The overarching biblical approach to the natural world is summed up in the words of the psalmist, ‘The earth is the Lord’s and everything in it’ (Ps 24:1). The Bible begins with two creation accounts, both emphasising that God created (Gen 1:1) and made (Gen 2:4) the earth. In Leviticus God makes it clear to the Israelites that ‘The land is mine’ (Lev 25:23), and at the giving of the law he reminds them that ‘The heavens belong to the Lord, the earth with all that is in it’ (Dt 10:14). God’s reply to Job’s distress is to point him towards the wilderness and wild animals which are outside human experience or comprehension but which God created and cares for (Job 38-41), a theme which is echoed by the psalmist, ‘you…give drink to every wild animal…The high mountains are for the wild goats’ (Ps 104:10-11,18).
In the New Testament Jesus teaches his disciples that ‘not one [sparrow] falls to the ground without your father’ (Mat 10:29). Paul writes that ‘In [Jesus] all things in heaven and on earth were created…all things have been created through him and for him’ (Col 1:16) and in John’s vision of Heaven he sees the living creatures singing ‘You are worthy, our Lord and God, to receive glory and honour and power, for you created all things, and by your will they existed and were created’ (Rev 4:11).
God has set humans firmly within this creation (Genesis 2:15), and following the flood God makes his covenant not just with humans but with all creatures (Gen 9:9-11; Hos 2:18). Nevertheless humans, made in God’s image (Gen 1:27; 9:6; Ja 3:9), do have a particular role to play, first expressed in Adam’s charge to ‘fill the earth and subdue it; and have dominion over…every living thing that moves upon the earth’ (Gen 1:28) and to ’till and keep’ the garden (Gen 2:15), a calling echoed later by the psalmist (Ps 8:6). In giving humans ‘Dominion…over every living thing’ (Gen 1:28) God is making explicit that which is implied in the ‘Image of God’ language, humans are, in some sense, to rule the world on God’s behalf. However this delegated dominion should not be taken to mean that humans can do whatever they want with the natural world, rather they are to follow the example of the servant king, treating their fellow creatures with the same love and care shown by their creator. Human actions do affect the rest of creation, not always for good as Isaiah writes, ‘The earth lies polluted under its inhabitants’ (Isa 24:5), with consequences expressed starkly in Revelation, ‘Your wrath has come, and the time…for destroying those who destroy the earth’ (Rev 11:18). Part of this calling then is redemptive ‘for the creation waits in eager expectation for the revealing of the children of God…that the creation itself will be set free from its bondage to decay’ (Rom 8:19,21).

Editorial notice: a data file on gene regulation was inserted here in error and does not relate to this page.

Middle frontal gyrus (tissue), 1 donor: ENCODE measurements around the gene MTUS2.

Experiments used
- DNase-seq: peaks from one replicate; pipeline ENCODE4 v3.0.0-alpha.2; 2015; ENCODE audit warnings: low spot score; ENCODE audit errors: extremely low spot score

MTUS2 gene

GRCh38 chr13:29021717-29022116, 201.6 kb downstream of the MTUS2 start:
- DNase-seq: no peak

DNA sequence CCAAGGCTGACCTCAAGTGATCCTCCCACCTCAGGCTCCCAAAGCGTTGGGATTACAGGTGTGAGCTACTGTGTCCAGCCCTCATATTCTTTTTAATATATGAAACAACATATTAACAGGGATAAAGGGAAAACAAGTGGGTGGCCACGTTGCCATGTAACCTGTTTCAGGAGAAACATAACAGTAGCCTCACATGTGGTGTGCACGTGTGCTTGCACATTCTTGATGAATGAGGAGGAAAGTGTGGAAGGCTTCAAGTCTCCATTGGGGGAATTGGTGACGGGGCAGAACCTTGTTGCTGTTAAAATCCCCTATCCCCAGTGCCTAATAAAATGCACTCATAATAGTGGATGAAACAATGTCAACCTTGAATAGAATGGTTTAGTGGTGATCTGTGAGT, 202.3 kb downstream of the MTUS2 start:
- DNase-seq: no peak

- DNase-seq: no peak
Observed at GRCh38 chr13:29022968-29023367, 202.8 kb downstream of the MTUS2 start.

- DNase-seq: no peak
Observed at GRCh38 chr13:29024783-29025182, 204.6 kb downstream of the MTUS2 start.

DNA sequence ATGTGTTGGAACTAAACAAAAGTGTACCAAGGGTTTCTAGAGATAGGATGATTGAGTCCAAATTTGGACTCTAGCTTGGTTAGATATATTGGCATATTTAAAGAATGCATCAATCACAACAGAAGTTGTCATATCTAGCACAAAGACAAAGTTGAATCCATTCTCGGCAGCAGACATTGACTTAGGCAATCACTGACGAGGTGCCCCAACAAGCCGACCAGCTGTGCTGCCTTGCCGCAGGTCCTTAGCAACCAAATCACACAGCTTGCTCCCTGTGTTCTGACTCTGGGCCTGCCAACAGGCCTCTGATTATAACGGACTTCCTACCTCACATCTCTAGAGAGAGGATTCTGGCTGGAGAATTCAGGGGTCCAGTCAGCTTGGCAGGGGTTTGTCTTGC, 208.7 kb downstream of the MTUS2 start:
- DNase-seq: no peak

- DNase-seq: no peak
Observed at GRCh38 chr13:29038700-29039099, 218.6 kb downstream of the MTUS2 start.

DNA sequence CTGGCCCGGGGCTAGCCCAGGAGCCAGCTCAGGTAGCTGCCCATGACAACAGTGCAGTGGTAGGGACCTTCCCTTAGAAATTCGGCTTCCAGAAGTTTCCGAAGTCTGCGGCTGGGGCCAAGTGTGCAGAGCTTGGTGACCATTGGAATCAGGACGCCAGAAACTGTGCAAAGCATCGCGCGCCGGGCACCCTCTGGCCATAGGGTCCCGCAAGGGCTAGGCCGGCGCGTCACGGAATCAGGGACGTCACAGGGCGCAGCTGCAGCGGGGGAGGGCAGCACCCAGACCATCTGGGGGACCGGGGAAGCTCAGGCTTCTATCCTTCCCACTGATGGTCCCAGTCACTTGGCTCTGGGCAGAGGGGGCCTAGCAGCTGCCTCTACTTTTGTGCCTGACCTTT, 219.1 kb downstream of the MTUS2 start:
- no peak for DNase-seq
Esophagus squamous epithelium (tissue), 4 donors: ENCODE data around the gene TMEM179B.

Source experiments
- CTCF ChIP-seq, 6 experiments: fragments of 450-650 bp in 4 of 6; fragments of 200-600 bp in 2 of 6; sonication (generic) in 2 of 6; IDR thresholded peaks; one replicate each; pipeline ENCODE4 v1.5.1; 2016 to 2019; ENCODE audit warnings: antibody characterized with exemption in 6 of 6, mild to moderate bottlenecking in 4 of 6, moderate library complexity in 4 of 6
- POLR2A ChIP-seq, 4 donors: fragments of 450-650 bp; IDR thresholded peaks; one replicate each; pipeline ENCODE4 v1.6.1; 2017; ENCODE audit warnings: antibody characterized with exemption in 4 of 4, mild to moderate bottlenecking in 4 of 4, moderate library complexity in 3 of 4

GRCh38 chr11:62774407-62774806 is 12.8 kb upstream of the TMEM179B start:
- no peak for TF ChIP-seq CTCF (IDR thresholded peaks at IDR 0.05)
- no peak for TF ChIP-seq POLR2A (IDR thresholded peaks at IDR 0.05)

God’s people are therefore marked by the way that they act with compassion and justice towards the rest of creation. The Sabbath laws ensured that both the land and the domesticated animals which farmed it would not be overworked and that there would be enough food for the wild animals to eat as well (Lev 25:1-7; Ex 21:10-12). The book of Proverbs reminds us that ‘the righteous know the needs of their animals’ (Prov 12:10). When the Israelites laid siege to a town they were commanded not to destroy its trees for, ‘are trees in the field human beings that they should come under siege from you?’ (Dt 20:19). The fulfilment of the biblical vision for this relationship between humans and animals, which was perhaps glimpsed when Jesus was ‘with the wild beasts’ (Mk 1:13) during his temptation in the wilderness, is a time when ‘The wolf shall live with the lamb, the leopard shall lie down with the kid, the calf and the lion and the fatling together, and a little child shall lead them’ (Isa 11:6).
Rev. Richard Clarkson grew up in Shropshire. After completing a Physics degree in Nottingham he returned to Shropshire and spent several years as a Music Outreach Minister as well as teaching guitar and singing. He then studied Theology in Bristol, during which time he became a JRI Associate, before returning to Shropshire once more where he serves as a priest following his ordination in June 2014.